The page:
a computer simulation capable of modeling which
areas would be likely to flood. However, this process Action Lists: spatial planning, business and
was not intended to provide the more detailed level management modules providing an easy-to-adopt set of
of information generated by river specific simulation steps to follow in implementing an action plan
models. The good news is that the EA has an ongoing
river modeling program which means that the Knowledge Builders: modules which offer a detailed
coverage of quality flood level information is always overview of the topic and references to further online
expanding. and print based sources of topic specific information
10 Why is the EA objecting to my client’s planning Self-Development: bite-sized, self-contained chunks of
application when there are 300 residential units learning for personal development purposes
being built next door?
Diagnostic: self-audits of existing processes, procedures,
The two most common explanations for this situation
skills and knowledge
are either that the extant planning decision precedes
a new flood risk policy or new information which Management Book Digests: easy-to-absorb abstracts of
has subsequently increased flood risk in the area, or well-known management books
that the development has incorporated measures to
manage flood risk to an acceptable standard. New content is added regularly!
Solving the Mysteries tel: David Hill on 020 8568 1500
The above are just a sample of the issues arising in www.planningmatters.co.uk
The Orient Express Xmas ‘07 7
REPORTS FROM REGIONAL CONFERENCES by Robert Hobbs
DESIGN & DEVELOPMENT MANAGEMENT:
It was rather appropriate that with a theme around design, the
conference should be held in the Music Room at the Assembly
House; such an important architectural building in Norwich.
Trevor Price of LSI Architects spoke about ‘The Broads
Sustainability Guide’, which looks beyond the usual
environmental topics such as energy, waste, water, and
appropriate materials; there is the promotion of a design
ethos that is contextual and sensitive towards the Broads. It Photo courtesy of Robert Hobbs
gives information on local sourcing and cultural change in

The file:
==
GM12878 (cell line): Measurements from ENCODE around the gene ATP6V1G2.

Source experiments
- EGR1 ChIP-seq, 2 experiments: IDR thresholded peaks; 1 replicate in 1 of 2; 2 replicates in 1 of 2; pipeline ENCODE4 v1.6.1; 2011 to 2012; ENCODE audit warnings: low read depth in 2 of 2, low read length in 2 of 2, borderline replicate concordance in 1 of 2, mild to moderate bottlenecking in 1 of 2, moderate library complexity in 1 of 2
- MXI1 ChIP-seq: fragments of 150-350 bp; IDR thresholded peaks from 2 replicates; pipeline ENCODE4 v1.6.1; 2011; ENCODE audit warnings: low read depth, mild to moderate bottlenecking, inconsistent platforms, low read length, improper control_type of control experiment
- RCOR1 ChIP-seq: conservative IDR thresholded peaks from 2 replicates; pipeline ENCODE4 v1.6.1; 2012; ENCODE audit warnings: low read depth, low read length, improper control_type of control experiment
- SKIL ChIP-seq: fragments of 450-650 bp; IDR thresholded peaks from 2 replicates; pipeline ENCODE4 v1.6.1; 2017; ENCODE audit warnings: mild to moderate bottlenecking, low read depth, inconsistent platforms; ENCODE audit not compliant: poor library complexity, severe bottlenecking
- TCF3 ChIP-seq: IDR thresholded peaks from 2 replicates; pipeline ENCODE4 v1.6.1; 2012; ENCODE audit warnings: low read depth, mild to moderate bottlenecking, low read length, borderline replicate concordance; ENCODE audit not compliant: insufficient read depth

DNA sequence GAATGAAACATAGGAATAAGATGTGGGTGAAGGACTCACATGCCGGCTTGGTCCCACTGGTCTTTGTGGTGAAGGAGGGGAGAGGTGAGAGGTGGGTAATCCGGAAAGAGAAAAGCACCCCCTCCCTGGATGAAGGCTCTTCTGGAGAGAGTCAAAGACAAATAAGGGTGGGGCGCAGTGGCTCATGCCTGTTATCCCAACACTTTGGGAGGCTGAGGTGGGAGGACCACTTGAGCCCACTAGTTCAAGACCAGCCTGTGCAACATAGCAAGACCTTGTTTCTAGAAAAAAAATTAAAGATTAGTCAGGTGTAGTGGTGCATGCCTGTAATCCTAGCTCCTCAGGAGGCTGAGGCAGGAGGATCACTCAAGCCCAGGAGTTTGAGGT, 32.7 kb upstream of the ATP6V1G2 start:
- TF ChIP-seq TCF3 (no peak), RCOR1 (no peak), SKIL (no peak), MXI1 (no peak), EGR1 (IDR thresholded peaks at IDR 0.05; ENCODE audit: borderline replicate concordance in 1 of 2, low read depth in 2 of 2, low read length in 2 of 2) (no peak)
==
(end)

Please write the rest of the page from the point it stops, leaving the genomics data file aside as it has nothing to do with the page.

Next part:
described. First was the ‘Trust Me!’ level, where the council is
building design. It is also widely available, both on the Broads
left to get on with the job. The second, the ‘Show Me!’ level,
Authority website and in hard copy at low cost in visitor
is where the public are shown what the council is doing to
locations. Low cost, attractiveness and user friendliness were
improve the streets. The third level, ‘Involve Me!’ was about
key requirements of the guide. Ultimately it will inform the
involving the public in street design, for example home zones
local development framework of the Broads Authority and
where the public have some influence on how the street is
emerging development control policy, but it is also hoped that
managed. The fourth and final level was known as ‘Let Me!’
it will influence a holistic approach to design and construction
and this involved letting the residents run things themselves.
in the future.
His message was that a community spirit in neighbourhoods
was beginning to come back after moving towards individual
John Preston of Cambridge City Council, and education
aims throughout the 1980s and 1990s, and there is a strong
secretary of the Institute of Historic Building Conservation,
role for community groups today.
focused on the Cambridge Historic Core, Conservation Area
Appraisals, and the new planning system. He began with an
Louise Harris of Inspire East talked of Enabling and Design
interesting fact; approximately 3.5 million bricks are made
Review Service. The role of Inspire East was to be a champion
each year and approximately 2.5 million bricks are discarded.
of high quality places to live and work, and to encourage
There was an emphasis on the re-use original materials, e.g.
sustainable communities. Through the development of an
lime mortar. It is important to understand the character and
‘Excellence Framework’ it aims to help raise aspirations and